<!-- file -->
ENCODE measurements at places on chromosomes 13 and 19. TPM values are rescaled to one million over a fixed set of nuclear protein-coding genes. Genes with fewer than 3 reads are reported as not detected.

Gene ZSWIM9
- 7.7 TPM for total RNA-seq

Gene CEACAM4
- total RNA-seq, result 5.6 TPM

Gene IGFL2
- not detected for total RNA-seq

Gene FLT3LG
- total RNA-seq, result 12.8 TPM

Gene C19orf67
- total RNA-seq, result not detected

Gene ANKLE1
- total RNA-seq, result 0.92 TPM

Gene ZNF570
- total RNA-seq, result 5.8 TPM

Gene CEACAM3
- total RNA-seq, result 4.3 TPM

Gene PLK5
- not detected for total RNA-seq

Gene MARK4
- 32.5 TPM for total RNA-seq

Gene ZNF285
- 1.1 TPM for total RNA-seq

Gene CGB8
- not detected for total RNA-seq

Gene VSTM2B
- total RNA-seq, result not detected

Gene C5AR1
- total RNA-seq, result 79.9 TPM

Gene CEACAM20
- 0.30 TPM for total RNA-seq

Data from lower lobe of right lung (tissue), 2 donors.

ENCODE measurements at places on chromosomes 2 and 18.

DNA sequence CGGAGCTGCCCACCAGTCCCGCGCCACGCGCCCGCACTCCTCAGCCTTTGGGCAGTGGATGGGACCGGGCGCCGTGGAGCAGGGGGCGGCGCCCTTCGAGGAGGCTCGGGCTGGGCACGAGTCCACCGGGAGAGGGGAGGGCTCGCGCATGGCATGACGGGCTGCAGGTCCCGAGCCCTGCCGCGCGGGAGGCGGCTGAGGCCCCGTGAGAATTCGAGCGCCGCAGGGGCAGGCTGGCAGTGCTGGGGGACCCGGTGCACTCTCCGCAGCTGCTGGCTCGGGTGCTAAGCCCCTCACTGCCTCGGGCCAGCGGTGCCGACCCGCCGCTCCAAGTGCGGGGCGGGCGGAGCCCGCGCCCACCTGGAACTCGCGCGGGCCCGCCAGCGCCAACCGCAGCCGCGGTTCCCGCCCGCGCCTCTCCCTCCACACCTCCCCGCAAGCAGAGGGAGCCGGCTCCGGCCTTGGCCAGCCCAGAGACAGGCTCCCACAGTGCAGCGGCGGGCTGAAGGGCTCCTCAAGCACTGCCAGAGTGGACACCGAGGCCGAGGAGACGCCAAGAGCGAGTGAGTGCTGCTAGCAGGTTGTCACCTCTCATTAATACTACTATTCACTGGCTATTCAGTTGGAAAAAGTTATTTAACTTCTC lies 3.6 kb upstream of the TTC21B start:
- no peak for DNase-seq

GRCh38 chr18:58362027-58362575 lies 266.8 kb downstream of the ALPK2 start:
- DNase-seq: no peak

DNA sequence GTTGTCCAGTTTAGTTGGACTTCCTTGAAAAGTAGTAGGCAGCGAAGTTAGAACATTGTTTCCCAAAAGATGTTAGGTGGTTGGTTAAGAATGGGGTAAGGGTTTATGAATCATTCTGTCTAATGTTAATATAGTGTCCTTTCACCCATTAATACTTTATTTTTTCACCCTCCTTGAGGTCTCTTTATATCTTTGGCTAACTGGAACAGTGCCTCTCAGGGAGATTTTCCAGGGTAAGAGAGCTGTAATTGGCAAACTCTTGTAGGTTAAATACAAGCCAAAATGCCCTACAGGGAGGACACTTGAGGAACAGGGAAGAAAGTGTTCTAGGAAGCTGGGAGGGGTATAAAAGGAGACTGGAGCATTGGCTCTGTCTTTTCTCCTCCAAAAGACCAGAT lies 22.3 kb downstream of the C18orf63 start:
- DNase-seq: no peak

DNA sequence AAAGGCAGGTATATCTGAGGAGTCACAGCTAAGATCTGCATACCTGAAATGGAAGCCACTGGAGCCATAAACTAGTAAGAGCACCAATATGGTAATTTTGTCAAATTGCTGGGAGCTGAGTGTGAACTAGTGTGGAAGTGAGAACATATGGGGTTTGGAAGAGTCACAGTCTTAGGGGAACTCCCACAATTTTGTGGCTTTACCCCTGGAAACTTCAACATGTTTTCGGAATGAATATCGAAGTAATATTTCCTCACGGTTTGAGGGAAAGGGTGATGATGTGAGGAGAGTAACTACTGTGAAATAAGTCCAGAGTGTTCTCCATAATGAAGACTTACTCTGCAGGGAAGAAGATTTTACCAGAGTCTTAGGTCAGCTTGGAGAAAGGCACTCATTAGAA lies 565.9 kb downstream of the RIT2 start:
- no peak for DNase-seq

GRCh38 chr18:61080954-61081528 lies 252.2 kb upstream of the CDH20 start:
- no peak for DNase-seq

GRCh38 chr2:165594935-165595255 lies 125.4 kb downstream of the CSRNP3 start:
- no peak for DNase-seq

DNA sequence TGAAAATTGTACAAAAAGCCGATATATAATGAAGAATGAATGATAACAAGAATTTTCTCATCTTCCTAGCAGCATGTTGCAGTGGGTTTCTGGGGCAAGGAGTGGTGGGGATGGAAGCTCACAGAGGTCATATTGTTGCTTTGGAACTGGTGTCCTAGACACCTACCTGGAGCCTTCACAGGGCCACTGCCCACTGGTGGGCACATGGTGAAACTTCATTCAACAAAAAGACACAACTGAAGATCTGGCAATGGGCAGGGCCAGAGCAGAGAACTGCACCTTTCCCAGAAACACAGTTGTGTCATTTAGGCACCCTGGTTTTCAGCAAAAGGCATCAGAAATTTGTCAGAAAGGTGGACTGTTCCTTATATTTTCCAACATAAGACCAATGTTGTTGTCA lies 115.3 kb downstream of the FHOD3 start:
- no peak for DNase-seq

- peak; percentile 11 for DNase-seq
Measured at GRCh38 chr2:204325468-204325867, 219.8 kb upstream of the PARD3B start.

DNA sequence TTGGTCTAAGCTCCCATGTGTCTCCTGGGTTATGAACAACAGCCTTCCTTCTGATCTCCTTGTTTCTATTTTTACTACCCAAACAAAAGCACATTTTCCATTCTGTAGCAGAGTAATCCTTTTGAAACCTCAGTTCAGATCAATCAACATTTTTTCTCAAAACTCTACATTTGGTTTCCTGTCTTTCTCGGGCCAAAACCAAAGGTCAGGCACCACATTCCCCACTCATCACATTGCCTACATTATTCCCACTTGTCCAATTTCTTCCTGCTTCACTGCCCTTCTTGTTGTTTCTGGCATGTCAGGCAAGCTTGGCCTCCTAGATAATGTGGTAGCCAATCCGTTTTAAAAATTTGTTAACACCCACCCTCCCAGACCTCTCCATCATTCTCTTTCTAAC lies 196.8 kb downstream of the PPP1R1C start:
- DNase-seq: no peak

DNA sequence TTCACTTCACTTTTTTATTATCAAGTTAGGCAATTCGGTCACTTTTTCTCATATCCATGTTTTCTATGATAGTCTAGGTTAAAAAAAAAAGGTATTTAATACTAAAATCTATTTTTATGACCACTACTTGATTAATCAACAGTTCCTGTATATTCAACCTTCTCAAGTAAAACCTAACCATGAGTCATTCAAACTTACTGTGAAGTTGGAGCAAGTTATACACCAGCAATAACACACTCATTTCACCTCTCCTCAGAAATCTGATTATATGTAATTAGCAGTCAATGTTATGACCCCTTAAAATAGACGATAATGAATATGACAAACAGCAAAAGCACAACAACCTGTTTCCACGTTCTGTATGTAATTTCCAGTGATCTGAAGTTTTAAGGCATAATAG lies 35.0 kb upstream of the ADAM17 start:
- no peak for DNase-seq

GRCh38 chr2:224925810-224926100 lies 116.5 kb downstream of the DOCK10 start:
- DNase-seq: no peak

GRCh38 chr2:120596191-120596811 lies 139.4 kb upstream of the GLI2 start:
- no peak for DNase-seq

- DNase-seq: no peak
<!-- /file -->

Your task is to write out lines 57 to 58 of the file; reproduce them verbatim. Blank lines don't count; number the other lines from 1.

- no peak for DNase-seq

- DNase-seq: no peak